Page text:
In contrast to most autotrophic plants, which produce carbohydrates from carbon dioxide using photosynthesis, parasitic plants obtain water and nutrients by parasitizing host plants. Many important crop plants are infested by these heterotrophic plants, leading to severe agricultural loss and reduced food security. Understanding how host plants perceive and resist parasitic plants provides insight into underlying defense mechanisms and the potential for agricultural applications. In this review, we offer a comprehensive overview of the current understanding of host perception of parasitic plants and the pre-attachment and post-attachment defense responses mounted by the host. Since most current research overlooks the role of organ specificity in resistance responses, we also summarize the current understanding and cases of cross-organ parasitism, which indicates nonconventional haustorial connections on other host organs, for example, when stem parasitic plants form haustoria on their host roots. Understanding how different tissue types respond to parasitic plants could provide the potential for developing a universal resistance mechanism in crops against both root and stem parasitic plants.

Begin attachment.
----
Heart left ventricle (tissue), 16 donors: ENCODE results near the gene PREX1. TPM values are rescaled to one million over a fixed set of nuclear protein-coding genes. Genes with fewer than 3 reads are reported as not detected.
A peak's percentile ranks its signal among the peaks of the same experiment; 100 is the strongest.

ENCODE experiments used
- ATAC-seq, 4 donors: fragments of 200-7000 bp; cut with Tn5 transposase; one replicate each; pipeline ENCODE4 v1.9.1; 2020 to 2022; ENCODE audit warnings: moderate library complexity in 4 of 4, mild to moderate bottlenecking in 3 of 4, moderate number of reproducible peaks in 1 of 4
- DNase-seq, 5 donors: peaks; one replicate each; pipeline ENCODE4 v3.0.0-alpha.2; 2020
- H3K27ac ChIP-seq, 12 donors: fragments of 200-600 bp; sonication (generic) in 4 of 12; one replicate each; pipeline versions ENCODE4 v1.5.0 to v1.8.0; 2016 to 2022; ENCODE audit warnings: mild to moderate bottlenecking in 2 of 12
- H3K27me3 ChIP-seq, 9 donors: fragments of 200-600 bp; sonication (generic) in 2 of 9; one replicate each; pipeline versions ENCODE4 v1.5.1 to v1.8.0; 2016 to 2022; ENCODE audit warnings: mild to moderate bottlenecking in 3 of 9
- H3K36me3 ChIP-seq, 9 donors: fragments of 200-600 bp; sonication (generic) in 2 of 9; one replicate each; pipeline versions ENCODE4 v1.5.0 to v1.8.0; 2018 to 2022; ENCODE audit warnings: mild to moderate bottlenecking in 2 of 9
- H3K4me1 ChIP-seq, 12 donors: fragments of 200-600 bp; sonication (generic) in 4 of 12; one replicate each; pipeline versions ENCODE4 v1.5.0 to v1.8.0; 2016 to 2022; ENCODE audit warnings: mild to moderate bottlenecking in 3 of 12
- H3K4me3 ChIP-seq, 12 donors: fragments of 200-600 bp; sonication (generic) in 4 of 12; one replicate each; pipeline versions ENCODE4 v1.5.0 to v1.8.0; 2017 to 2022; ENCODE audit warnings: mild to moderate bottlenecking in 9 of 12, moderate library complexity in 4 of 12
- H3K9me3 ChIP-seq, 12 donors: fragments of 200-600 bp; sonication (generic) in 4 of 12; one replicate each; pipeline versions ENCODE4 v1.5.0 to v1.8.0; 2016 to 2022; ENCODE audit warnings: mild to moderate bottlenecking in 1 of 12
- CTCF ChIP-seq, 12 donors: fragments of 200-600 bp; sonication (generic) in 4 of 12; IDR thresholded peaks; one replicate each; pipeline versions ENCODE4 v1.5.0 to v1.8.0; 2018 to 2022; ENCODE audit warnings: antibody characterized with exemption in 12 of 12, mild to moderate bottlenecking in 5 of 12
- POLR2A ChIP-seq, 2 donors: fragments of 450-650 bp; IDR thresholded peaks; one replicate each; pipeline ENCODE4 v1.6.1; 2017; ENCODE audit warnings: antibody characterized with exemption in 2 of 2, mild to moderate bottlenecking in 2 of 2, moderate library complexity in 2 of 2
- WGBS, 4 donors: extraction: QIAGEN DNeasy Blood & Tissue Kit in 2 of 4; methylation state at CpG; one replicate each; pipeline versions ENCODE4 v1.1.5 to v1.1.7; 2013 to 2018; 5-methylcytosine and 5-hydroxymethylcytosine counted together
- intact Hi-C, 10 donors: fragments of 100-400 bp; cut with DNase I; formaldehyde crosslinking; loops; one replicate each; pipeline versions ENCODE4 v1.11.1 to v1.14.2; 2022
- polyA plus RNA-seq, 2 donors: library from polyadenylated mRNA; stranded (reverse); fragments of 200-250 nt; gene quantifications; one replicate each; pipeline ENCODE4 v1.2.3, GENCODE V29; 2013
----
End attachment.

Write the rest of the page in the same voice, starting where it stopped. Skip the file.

Keywords: cross-organ parasitism; organ-specific defense; parasitic plants; resistance responses; signal perception.